Nieuwersluisstraat, Den Haag
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"Art does not always have to be beautiful, as many people think. Art does have to be true, using sheer ugliness if necessary. Sculptor Albert Diekerhof said in an interview in the newspaper Trouw on 11 February 1961. "And why is a work of art only really good according to many people if it is "just like the real thing"? It is not about the "just seeming real" in art, it is about the symbol, the sign, that must prevail. When I make a sculpture, I make a sculpture, not a person - if you know what I mean...".
Educated at the Arnhem Academy of Art, Diekerhof initially designed medals for the firm Gerritsen en Van Kempen in Zeist. He soon received commissions for decorations on the façades of housing associations and local authorities. For churches, he made pulpits and baptismal fonts. His work was also shown at important exhibitions of post-war sculpture such as Sonsbeek in 1949. Simplified human and animal figures are characteristic of all his works.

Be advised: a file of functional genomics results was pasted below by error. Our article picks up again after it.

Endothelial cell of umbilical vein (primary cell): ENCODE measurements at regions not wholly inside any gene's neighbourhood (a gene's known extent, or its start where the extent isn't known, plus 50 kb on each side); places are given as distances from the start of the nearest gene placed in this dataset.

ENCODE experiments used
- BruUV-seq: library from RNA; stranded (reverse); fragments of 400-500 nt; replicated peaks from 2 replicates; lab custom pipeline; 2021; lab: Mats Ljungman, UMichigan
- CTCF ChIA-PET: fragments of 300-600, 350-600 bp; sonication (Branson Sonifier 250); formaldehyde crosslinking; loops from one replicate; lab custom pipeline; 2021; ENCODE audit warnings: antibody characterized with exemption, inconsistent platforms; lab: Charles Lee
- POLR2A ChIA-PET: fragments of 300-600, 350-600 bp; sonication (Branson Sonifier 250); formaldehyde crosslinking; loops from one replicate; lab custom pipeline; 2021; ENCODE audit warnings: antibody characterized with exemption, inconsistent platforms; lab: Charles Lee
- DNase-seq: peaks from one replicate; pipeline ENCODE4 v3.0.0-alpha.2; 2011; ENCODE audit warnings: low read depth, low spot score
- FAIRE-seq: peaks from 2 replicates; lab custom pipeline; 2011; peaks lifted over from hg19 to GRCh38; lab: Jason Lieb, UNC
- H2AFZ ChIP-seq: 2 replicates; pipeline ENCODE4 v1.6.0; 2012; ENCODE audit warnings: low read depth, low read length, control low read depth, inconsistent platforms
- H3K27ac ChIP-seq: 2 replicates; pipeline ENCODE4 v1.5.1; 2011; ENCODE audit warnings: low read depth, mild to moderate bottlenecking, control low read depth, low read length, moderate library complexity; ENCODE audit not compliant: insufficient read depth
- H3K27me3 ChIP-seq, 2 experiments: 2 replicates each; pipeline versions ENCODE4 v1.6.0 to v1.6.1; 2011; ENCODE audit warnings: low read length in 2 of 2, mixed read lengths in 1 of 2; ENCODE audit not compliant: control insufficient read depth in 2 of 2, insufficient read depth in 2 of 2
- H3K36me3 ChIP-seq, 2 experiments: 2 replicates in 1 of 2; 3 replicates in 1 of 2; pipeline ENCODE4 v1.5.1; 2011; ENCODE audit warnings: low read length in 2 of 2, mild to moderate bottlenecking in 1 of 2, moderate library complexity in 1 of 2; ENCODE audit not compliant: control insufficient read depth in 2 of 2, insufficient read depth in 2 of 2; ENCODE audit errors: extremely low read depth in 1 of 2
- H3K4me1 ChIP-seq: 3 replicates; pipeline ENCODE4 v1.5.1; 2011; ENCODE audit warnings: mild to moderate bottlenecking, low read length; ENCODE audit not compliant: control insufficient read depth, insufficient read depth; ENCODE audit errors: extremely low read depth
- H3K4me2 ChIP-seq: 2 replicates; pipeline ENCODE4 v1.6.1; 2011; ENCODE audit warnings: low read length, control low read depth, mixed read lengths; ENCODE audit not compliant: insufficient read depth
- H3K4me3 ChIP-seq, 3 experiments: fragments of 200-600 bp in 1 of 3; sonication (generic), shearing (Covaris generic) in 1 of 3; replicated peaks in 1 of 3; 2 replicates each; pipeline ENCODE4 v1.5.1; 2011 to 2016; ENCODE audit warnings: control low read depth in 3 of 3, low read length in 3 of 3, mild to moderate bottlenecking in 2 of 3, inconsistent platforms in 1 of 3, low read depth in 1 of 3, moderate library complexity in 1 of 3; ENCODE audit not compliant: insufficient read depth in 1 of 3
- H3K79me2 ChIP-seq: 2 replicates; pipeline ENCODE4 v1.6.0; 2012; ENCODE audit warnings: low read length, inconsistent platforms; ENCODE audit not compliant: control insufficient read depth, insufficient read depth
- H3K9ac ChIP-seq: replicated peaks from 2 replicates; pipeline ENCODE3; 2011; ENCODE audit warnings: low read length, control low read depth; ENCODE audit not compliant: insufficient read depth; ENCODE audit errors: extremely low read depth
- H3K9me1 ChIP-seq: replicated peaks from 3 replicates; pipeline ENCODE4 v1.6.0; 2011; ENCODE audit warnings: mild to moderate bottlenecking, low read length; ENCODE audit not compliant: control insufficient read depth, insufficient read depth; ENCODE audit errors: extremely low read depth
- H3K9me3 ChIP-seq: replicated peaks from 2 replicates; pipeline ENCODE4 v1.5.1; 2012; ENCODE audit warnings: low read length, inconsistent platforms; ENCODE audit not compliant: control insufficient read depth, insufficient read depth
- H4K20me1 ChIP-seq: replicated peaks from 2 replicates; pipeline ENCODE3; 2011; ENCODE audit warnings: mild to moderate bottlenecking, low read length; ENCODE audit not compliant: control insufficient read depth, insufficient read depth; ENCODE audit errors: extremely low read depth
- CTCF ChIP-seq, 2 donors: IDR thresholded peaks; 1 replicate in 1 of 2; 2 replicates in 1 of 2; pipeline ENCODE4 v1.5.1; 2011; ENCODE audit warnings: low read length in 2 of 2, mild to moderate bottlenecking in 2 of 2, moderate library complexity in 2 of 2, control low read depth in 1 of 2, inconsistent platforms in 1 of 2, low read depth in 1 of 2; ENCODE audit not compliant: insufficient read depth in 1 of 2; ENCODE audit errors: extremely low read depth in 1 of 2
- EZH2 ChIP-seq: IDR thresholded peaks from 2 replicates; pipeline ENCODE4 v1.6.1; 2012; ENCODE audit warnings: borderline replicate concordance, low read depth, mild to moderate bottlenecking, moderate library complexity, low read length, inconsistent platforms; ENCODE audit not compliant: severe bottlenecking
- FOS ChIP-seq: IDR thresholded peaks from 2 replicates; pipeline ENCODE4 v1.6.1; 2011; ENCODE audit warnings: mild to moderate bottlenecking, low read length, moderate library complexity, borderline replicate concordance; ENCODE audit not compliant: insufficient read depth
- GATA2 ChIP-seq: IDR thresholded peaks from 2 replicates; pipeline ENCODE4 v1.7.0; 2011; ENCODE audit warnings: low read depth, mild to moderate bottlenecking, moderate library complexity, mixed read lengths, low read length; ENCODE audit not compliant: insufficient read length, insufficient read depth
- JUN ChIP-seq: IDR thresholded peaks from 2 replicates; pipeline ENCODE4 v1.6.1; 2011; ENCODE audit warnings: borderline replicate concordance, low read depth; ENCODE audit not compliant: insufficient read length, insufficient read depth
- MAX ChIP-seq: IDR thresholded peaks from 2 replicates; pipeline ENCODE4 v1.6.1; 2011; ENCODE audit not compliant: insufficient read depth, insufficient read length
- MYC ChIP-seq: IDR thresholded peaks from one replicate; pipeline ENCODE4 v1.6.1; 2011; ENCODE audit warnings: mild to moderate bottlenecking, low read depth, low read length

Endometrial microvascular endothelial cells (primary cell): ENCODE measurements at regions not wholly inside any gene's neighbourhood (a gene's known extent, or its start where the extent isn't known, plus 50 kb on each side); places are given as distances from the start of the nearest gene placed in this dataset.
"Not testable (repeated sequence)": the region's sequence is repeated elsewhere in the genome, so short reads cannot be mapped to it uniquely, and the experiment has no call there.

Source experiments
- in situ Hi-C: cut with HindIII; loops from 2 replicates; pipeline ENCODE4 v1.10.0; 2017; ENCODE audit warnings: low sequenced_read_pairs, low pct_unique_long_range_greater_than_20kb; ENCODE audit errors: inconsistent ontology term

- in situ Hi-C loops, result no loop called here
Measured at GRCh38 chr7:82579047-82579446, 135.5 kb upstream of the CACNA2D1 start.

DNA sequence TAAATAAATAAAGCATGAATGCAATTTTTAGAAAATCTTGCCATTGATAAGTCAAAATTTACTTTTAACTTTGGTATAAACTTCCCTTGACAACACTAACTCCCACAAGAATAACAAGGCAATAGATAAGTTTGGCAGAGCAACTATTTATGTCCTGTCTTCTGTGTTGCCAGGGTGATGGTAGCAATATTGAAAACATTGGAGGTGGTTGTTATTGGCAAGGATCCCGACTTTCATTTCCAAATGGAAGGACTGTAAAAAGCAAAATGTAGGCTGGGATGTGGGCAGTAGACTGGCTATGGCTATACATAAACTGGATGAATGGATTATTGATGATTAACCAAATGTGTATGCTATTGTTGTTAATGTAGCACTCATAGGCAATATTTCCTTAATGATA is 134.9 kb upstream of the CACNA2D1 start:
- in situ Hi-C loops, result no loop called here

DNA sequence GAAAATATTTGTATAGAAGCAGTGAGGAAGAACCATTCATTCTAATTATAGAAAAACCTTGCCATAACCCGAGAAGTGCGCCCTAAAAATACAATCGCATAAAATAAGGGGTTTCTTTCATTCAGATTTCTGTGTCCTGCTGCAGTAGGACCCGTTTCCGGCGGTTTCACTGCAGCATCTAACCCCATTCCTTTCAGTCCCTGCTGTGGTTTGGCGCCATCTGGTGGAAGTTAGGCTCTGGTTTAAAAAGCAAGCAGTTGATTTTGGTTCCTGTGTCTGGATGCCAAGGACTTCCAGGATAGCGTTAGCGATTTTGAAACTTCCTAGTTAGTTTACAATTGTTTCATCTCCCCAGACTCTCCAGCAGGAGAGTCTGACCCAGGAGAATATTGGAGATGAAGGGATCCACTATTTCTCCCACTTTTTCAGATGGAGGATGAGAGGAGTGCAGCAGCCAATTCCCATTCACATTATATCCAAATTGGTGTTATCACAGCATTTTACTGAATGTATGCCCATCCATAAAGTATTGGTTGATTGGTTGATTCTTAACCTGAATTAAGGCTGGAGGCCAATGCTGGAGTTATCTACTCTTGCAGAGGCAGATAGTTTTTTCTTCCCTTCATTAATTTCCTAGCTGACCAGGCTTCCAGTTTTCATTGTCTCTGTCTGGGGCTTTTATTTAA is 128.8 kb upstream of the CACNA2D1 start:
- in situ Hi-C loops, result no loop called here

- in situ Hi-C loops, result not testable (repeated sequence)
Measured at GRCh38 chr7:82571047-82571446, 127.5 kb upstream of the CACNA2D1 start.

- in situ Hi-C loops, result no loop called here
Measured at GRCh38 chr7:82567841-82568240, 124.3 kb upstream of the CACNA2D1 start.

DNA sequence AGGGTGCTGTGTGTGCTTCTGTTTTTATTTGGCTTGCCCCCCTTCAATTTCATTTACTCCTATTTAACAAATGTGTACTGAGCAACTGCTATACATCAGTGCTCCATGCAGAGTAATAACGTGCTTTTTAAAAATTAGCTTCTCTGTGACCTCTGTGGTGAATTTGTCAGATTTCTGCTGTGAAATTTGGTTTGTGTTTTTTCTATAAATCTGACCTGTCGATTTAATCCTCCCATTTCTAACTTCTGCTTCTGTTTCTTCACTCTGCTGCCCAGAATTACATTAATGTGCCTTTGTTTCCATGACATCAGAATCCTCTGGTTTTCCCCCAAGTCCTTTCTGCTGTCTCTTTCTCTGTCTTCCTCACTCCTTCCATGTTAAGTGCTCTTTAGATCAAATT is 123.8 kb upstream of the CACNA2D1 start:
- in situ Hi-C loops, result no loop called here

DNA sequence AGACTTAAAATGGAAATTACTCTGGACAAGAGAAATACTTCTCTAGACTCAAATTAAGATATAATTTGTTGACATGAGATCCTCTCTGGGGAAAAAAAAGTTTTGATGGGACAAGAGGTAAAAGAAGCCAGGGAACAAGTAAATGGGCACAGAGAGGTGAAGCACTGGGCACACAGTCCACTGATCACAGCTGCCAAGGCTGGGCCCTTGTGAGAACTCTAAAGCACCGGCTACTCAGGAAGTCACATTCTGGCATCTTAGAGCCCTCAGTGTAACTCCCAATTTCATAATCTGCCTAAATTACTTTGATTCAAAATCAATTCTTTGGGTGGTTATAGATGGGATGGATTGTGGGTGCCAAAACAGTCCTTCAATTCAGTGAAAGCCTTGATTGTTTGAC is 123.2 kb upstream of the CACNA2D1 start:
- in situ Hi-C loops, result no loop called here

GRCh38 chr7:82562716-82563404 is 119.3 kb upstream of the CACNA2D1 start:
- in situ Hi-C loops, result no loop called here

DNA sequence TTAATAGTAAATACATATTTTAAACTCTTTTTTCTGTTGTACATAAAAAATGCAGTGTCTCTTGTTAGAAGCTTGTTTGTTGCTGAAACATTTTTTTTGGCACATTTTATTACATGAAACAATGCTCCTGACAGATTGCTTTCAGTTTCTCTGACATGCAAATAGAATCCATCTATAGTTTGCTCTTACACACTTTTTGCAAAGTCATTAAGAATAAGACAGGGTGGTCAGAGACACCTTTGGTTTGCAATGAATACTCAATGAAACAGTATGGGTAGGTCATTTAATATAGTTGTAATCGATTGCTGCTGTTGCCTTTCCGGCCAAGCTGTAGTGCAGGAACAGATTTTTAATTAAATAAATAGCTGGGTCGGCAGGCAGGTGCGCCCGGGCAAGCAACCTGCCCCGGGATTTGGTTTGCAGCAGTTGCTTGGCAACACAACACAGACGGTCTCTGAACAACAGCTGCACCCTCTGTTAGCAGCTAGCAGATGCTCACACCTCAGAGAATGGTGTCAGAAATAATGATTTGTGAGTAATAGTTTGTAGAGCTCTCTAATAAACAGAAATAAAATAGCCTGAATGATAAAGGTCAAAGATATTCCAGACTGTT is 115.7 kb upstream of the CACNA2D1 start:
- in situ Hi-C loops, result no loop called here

In addition, Diekerhof made some so-called play sculptures. The birds he made for the J.R. Snoeck Henkemansschool is another such play sculpture. In it, two sturdy birds appear to be dancing around each other. Their heads are turned towards each other and they have broad wings, which gives children plenty of opportunity to climb on them. According to the sculptor himself, he would never have been able to make this kind of sculpture if he had not also taught in schools. There he found a lot of inspiration from young people. Diekerhof: "It is attractive work, also because the children understand and accept certain abstractions and jokes much earlier than adults. Even though the sculpture has long since left the schoolyard itself, children still love to clamber on it.